The test for deceptive misdescriptiveness under Section 2(e)(1) has two parts: (1) the mark must misdescribe the goods or services, and (2) consumers must believe the misdescription. Unlike for a Section 2(a) deceptiveness refusal, the misdescription need not be material to the purchasing decisions of reasonably prudent consumers.

The Examining Attorney argued that "companies providing informatics and data aggregation may present data in the form of 'indices;' that consumers encounter 'indices' in the analysis and presentation of large sets of data; that Applicant provides datasets in the field of healthcare; and that Applicant’s datasets in the field of healthcare may be analogous to indexes or "indices.''"

The Board rejected applicant's argument that INDICES is an acronym for INSIGHTS DATA INTELLIGENCE SOLUTION, since there was no evidence that the mark was so intended or understood. [What does intent have to do with it? - ed.].

Applicant stated that its INDICES services do not provide information to customers in the form of an index.

The Board concluded that the Examining Attorney had failed to carry her burden of proof to show that INDICES "may plausibly describe a characteristic" of applicant's services. The proffered definition of "index" as a reference table having keys that allow one to address data items was specific to computers. Other evidence regarding indexes of data in certain industries was "too speculative" to be applicable here.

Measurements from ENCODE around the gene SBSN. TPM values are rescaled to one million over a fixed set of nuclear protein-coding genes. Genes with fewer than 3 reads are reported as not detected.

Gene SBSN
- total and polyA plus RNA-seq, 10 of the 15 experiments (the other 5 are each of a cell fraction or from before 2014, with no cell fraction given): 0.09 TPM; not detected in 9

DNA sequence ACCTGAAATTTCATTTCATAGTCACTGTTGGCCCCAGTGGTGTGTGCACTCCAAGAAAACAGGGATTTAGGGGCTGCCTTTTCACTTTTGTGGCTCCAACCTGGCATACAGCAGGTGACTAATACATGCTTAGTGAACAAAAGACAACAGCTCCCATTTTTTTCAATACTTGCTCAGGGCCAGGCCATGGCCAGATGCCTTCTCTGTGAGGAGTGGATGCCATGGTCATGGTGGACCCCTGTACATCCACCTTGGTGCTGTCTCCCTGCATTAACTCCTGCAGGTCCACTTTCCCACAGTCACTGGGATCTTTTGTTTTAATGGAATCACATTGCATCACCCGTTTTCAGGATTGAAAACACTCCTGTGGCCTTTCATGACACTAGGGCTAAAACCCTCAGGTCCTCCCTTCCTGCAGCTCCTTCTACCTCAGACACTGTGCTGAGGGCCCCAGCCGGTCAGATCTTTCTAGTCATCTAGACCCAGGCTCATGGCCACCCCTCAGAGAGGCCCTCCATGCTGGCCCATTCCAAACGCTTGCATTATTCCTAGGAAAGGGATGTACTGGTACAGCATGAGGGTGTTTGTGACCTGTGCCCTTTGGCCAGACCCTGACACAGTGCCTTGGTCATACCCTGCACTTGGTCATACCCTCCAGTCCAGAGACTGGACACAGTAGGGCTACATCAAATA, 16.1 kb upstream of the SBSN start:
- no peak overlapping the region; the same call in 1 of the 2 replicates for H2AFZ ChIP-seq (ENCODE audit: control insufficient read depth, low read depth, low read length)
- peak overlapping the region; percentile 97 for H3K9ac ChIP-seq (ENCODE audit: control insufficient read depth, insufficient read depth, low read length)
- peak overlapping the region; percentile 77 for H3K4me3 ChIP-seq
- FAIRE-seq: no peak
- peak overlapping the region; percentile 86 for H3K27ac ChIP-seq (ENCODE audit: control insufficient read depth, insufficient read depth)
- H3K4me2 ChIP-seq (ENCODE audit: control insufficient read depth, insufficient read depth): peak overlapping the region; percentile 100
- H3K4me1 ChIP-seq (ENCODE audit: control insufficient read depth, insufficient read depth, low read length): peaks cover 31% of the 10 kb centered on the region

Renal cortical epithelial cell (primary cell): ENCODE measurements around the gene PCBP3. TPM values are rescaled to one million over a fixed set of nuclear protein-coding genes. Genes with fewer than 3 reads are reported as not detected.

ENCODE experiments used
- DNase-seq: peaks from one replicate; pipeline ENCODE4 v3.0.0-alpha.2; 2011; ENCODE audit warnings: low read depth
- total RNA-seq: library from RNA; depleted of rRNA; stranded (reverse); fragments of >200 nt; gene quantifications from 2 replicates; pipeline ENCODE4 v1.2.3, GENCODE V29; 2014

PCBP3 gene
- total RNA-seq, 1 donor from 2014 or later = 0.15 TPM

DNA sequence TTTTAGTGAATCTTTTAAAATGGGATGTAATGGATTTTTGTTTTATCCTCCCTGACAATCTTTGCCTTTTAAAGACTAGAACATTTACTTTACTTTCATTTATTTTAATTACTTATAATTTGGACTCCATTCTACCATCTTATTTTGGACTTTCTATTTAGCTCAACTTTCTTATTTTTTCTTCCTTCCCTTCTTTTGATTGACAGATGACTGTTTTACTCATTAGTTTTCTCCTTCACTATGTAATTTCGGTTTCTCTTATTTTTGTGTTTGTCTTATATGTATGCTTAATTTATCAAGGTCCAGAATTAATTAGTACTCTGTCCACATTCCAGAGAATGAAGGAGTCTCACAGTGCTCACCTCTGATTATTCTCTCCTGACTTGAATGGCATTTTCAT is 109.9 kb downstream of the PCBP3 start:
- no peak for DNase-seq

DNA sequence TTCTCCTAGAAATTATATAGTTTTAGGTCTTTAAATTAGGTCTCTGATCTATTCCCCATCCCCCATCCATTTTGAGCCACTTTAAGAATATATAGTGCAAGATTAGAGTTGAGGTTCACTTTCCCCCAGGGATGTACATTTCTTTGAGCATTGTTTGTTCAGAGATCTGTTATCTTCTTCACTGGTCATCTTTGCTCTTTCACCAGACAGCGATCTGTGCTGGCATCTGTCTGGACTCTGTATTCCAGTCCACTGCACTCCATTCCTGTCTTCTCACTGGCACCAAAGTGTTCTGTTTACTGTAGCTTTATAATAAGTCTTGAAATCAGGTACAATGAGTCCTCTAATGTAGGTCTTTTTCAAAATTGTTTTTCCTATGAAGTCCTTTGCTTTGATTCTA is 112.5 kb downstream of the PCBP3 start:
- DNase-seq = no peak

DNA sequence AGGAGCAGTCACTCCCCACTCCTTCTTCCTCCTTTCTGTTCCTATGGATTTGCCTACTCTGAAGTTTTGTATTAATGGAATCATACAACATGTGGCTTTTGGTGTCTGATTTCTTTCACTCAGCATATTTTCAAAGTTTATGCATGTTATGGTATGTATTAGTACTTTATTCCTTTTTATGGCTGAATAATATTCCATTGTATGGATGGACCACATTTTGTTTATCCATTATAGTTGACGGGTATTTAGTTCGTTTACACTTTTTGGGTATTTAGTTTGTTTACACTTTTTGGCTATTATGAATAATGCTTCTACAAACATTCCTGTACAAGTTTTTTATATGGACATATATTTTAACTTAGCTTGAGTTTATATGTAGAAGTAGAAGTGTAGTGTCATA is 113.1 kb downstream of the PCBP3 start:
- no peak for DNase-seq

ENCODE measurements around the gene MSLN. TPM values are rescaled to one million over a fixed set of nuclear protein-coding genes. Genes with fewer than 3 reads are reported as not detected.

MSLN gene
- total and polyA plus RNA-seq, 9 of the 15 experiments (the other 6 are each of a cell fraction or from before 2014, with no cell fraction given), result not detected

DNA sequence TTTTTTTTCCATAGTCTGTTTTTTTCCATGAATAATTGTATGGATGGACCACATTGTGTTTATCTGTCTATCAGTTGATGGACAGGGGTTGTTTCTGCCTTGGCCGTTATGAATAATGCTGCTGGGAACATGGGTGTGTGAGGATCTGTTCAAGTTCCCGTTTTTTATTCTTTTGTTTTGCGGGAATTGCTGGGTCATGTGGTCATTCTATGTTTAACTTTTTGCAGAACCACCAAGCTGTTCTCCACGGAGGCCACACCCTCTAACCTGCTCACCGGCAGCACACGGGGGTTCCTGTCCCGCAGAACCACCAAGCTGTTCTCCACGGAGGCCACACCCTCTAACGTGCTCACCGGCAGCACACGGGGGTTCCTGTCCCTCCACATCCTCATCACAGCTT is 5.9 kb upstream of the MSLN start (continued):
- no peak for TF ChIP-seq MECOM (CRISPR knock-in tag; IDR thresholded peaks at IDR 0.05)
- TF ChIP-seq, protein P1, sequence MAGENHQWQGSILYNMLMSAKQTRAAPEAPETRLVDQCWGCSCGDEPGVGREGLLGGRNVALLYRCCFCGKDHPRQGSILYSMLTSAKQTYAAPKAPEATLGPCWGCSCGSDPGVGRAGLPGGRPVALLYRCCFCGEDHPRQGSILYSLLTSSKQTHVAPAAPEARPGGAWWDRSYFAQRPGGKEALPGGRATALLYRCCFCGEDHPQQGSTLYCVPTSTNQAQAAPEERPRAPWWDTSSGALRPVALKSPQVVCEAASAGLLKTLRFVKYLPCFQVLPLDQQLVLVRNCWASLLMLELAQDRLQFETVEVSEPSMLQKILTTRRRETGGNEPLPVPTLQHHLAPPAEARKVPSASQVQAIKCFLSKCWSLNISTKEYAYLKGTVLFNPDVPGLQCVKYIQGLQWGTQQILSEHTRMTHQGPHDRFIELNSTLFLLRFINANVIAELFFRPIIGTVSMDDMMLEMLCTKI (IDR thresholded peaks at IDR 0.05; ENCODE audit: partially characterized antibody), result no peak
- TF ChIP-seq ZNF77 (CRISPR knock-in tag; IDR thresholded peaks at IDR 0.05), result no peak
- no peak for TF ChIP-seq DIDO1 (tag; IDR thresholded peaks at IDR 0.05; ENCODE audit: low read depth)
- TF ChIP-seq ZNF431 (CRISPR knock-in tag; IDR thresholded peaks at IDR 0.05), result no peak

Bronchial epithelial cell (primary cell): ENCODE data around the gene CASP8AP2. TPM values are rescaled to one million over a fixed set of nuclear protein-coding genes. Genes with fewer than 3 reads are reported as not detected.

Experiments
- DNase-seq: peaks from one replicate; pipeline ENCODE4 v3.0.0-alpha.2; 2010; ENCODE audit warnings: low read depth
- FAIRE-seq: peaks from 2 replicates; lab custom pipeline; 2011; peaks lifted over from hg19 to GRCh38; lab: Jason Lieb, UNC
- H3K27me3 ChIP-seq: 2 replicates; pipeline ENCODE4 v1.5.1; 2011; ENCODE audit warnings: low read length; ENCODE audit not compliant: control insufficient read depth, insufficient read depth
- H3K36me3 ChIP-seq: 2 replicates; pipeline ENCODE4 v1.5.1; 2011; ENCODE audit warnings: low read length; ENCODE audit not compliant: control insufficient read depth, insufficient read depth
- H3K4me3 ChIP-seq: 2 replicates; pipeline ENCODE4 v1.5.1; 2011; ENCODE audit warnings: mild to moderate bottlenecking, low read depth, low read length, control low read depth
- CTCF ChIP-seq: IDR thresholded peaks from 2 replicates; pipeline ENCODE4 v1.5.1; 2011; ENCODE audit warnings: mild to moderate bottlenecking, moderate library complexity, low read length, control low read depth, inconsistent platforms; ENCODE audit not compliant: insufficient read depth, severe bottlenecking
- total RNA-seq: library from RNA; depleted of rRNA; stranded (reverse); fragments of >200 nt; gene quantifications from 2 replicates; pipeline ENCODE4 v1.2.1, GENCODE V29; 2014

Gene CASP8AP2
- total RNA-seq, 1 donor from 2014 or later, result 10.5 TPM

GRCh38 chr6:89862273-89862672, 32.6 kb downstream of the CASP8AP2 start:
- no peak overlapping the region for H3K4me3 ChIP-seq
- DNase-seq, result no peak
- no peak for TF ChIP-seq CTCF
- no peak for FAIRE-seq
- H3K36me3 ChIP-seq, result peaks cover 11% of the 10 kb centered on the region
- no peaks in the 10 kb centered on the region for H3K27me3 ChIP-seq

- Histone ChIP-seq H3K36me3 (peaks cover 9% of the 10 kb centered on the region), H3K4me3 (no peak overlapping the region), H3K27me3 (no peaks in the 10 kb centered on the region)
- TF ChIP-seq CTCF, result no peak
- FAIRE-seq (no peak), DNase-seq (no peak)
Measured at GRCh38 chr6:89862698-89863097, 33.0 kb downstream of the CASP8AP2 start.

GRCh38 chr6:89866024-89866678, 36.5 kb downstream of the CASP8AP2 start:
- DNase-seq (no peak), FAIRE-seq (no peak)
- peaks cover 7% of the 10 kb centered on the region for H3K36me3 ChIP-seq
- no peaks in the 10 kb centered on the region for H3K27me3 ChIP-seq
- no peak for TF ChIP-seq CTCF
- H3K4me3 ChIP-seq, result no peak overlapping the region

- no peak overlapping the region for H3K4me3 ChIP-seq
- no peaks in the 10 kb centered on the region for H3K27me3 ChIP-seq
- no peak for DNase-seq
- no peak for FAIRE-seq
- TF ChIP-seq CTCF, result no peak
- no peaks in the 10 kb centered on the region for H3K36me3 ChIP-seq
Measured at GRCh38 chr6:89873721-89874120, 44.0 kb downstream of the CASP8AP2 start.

Simply put, the Examining Attorney’s evidence requires several steps from the use of “indices” to present and organize data in various industries to the interpretation of Applicant’s services as providing datasets in the healthcare field to
analogizing such datasets as “indices” for us to find that the mark INDICES merely describes a function, feature or characteristic of the recited services. At best, the evidence indicates that INDICES may be suggestive thereof.

The Board therefor found it unnecessary to address the issue of whether the supposed misrepresentation was likely to be believed by consumers, since it found no misrepresentation.

Read comments and post your comment here.

TTABlog comment:

Text Copyright John L. Welch 2015.

Reminder: TTABlog Road Trip: 2015 Midwest IP Institute - Minneapolis, September 17-18th

Yours truly, the TTABlogger, will be back on the road in September, heading the Blogmobile west and north to Minneapolis for the 2015 Midwest Intellectual Property Institute on September 17 and 18, 2015. Details and registration information may be found in this brochure.


On the trademark side, the program will feature TTAB Chief Judge Gerard F. Rogers, who will discuss recent TTAB-related developments such as the B&B v. Hargis decision and possible rule changes. Judge Rogers will also appear on a panel with Carrie Hefte of Wells Fargo, Scott Johnston of Merchant & Gould, and yours truly, of Wolf, Greenfield & Sacks in Boston.

Fellow Blogger Steve Baird of Winthrop and Weinstine will team up with me to discuss "the year in trademark law," including some insights into the REDSKINS and FLANAX cases now wending their way through the appeal process, and a rundown of the more interesting and/or impactful recent decisions of the TTAB.

Read comments and post your comment here.

Text Copyright John L. Welch 2015.

Tuesday, September 01, 2015

TTAB Test: Which One of These Three Section 2(d) Refusals Was Reversed?

Allegedly, one may predict the outcome of a Section 2(d) appeal, nine times out of ten, by simply looking at the marks and the identified goods or services. Here are three recent appeals from Section 2(d) likelihood of confusion refusals. One was reversed. Which one? [Answer in first comment].